The operation to save the 12 boys and their coach in Thailand was delicate and difficult. It involved specialist, cave divers from around the world, using stretchers and face masks to get all 13 out safely.
CGTN’s Tony Cheng filed this report from northern Thailand.
Ambulances arriving at Chiang Rai hospital on Tuesday at night were greeted by cheers. They were celebrating a victory against all the odds. The Wild Boars football team was finally coming home.
The rescue operation was an international affair with divers from the U.K., U.S., Australia and elsewhere assisting the Thai Navy Seals. Bringing young boys who couldn’t swim, through a complicated dive of three hours, was almost unimaginable.
Even the experts had quietly assessed beforehand that it was very unlikely all would survive. The Australian Federal Police had brought twenty tonnes of equipment into the caves and valuable expertise. However, even they were surprised by the success of the rescue.
“It’s amazing what the human being can do. There are extraordinary people doing extraordinary things,” said Glen McEwen, Asia manager for the Australian Federal Police. “When you have a common purpose, particularly when there’s a human element involved, everyone steps up, egos put aside, and it’s hands to the wheel and get on with it. I have to say, everyone did that and it was an absolute pleasure to watch that in motion.”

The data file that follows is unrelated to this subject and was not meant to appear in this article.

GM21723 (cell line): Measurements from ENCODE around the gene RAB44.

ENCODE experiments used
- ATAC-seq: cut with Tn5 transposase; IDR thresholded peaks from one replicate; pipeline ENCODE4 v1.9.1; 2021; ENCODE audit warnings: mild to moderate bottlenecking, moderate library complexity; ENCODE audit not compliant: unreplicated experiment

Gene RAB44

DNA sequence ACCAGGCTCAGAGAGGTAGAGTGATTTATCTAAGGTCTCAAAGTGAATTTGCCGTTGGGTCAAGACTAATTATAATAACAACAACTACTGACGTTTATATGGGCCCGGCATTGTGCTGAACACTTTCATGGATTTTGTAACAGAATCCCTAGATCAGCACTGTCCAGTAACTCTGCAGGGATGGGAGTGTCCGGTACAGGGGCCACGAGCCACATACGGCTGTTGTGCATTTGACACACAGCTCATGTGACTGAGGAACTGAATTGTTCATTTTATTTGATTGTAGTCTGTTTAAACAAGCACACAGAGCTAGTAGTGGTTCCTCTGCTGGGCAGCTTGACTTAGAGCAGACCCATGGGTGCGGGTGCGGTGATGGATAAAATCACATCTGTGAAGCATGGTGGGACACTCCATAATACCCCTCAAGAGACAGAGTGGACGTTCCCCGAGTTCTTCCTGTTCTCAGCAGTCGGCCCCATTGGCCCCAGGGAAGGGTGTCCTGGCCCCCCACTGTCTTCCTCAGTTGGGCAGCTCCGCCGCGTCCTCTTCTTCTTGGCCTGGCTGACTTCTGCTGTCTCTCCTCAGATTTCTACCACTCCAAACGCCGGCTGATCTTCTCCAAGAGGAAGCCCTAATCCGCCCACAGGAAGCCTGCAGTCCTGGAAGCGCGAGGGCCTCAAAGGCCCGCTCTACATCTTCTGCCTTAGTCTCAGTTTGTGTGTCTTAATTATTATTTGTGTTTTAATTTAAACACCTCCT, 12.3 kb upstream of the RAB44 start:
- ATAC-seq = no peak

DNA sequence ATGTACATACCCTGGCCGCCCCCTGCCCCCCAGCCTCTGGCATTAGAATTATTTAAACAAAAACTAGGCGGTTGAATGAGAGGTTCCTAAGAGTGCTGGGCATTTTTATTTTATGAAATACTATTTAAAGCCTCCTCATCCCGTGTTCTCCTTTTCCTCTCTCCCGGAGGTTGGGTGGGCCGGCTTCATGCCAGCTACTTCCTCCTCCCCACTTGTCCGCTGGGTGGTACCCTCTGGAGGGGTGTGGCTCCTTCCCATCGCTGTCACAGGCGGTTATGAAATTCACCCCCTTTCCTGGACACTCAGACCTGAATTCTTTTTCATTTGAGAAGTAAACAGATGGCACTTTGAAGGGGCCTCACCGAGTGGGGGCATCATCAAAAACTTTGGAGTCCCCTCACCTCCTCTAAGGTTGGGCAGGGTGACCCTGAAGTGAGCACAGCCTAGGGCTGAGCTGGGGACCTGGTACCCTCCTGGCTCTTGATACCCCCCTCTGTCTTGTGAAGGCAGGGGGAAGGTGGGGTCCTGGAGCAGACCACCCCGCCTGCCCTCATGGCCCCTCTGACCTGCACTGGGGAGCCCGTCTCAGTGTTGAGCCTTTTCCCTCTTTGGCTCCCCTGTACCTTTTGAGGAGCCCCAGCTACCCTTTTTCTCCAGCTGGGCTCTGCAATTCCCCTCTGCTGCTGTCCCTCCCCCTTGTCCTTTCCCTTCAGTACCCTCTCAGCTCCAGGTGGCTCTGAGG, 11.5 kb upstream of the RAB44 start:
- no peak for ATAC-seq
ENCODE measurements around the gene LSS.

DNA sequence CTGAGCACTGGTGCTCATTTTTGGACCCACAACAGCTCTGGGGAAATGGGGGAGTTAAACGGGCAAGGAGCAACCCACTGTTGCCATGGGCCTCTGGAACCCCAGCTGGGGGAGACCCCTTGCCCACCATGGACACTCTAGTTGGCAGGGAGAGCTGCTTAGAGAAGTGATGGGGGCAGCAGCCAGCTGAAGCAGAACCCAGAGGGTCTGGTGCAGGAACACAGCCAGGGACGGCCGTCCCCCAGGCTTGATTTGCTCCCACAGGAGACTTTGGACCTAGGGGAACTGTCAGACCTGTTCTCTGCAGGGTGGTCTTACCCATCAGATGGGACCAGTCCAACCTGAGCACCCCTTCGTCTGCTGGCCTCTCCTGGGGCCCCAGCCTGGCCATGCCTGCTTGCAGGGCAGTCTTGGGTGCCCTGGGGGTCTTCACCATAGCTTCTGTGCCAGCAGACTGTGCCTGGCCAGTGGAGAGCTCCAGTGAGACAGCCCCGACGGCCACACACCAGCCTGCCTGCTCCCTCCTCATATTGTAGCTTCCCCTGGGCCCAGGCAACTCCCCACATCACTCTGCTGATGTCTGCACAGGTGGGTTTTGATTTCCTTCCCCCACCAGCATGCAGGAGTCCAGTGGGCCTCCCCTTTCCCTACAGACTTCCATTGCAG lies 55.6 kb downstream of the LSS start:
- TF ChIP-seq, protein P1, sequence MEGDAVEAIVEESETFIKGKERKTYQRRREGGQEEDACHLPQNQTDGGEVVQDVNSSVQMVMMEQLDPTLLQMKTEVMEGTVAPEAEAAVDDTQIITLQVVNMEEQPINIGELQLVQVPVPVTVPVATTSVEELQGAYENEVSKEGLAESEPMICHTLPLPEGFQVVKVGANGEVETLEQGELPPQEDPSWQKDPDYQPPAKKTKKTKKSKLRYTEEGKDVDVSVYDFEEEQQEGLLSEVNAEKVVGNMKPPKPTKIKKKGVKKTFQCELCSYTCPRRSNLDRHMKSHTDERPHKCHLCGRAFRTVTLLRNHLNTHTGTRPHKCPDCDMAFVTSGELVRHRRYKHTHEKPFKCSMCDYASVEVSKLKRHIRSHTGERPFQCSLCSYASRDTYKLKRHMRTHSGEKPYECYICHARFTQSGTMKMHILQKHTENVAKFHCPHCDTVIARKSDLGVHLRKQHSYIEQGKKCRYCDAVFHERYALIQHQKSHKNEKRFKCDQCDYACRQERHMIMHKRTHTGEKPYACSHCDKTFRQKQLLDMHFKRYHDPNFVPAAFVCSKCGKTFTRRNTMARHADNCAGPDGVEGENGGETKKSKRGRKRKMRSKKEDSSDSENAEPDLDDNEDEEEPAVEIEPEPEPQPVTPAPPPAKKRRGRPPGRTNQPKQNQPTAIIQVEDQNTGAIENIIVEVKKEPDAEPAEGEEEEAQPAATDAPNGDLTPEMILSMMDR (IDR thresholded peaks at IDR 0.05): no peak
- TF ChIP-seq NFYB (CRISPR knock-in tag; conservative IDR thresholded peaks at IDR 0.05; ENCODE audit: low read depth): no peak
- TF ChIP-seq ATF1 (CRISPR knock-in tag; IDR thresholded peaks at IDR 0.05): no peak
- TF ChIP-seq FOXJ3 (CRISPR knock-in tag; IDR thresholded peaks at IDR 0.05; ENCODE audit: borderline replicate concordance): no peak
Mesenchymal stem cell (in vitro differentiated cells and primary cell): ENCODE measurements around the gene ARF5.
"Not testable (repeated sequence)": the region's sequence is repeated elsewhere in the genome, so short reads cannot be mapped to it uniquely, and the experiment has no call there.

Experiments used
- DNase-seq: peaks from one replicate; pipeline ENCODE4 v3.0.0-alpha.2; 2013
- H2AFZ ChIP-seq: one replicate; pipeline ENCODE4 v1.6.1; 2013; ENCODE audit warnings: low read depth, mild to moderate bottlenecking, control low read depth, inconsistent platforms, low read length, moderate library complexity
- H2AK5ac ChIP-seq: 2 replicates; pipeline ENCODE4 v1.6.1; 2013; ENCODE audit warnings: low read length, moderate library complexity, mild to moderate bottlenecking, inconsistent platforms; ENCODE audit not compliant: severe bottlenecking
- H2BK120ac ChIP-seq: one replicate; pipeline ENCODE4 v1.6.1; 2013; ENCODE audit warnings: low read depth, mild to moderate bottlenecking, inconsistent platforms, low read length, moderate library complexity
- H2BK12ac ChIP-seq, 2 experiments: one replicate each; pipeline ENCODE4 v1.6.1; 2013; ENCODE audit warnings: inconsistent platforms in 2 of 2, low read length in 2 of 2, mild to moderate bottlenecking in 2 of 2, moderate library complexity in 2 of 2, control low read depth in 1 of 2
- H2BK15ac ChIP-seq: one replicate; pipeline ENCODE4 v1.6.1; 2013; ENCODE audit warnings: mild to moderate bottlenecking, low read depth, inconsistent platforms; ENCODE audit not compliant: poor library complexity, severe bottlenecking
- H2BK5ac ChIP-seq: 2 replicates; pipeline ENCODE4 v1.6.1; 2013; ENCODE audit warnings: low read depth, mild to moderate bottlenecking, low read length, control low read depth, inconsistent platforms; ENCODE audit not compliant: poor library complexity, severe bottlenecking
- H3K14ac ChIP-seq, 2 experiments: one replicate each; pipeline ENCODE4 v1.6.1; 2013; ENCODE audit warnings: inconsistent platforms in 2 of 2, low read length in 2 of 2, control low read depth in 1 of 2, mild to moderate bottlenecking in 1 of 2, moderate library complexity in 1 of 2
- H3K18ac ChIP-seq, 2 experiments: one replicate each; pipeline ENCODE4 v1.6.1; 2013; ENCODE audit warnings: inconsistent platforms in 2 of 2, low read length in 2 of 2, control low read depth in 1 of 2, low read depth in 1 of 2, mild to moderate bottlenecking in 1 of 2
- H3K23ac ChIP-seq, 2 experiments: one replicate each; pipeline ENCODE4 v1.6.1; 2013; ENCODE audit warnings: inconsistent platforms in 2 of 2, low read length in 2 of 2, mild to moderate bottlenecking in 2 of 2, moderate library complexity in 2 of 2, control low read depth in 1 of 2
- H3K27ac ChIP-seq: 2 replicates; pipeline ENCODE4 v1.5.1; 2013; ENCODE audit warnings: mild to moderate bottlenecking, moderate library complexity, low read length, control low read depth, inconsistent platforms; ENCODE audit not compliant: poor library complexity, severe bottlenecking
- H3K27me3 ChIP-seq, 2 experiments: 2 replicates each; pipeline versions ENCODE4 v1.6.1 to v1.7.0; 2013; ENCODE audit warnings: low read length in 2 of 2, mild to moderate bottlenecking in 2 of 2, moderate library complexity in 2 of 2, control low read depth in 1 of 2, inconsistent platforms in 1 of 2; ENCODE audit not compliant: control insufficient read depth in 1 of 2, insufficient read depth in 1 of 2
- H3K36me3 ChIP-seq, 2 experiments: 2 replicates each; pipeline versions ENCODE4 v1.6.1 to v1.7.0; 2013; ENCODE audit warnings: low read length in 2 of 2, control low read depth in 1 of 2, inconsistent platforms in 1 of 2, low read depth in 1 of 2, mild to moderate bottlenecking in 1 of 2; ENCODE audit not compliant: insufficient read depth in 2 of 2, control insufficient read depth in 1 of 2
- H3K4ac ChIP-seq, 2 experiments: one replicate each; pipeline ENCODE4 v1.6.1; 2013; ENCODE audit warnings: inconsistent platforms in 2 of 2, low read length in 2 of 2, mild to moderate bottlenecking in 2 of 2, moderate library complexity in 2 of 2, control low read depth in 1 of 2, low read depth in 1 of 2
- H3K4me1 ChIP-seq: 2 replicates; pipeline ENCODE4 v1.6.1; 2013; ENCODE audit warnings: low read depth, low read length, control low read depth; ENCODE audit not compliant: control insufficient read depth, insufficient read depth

Watching the rescue closely was Tam Guntawong, Aunt of Aek, the 25-year old coach and last of the group to exit the cave. Since he was orphaned as a boy, he had been like one of her own. The relief to know he was safe was indescribable.
“All my family and neighbors were screaming with joy when I was told they were found alive in the cave,” Guntawong said.
She hasn’t seen him yet, and won’t be able to for several days. However, she’s already prepared the meal he asked for in the note sent from the darkness of the cave, and she never gave up hope he’d return.
“I didn’t think that they’d died. I was certain they’d run for their lives to survive. I even thought they weren’t inside the cave because the rescuers didn’t find any of the snacks they took inside,” she said.
The small, rural community in rural Thailand is slowly getting back to normal. The mountains in the area have been buzzing for weeks with the sound of lorries, helicopters, and search and rescue teams.
The parents and relatives of the 12 boys and their coach haven’t been able to hug their kids. While they no doubt want to, they at the very least know that their boys will definitely be coming home.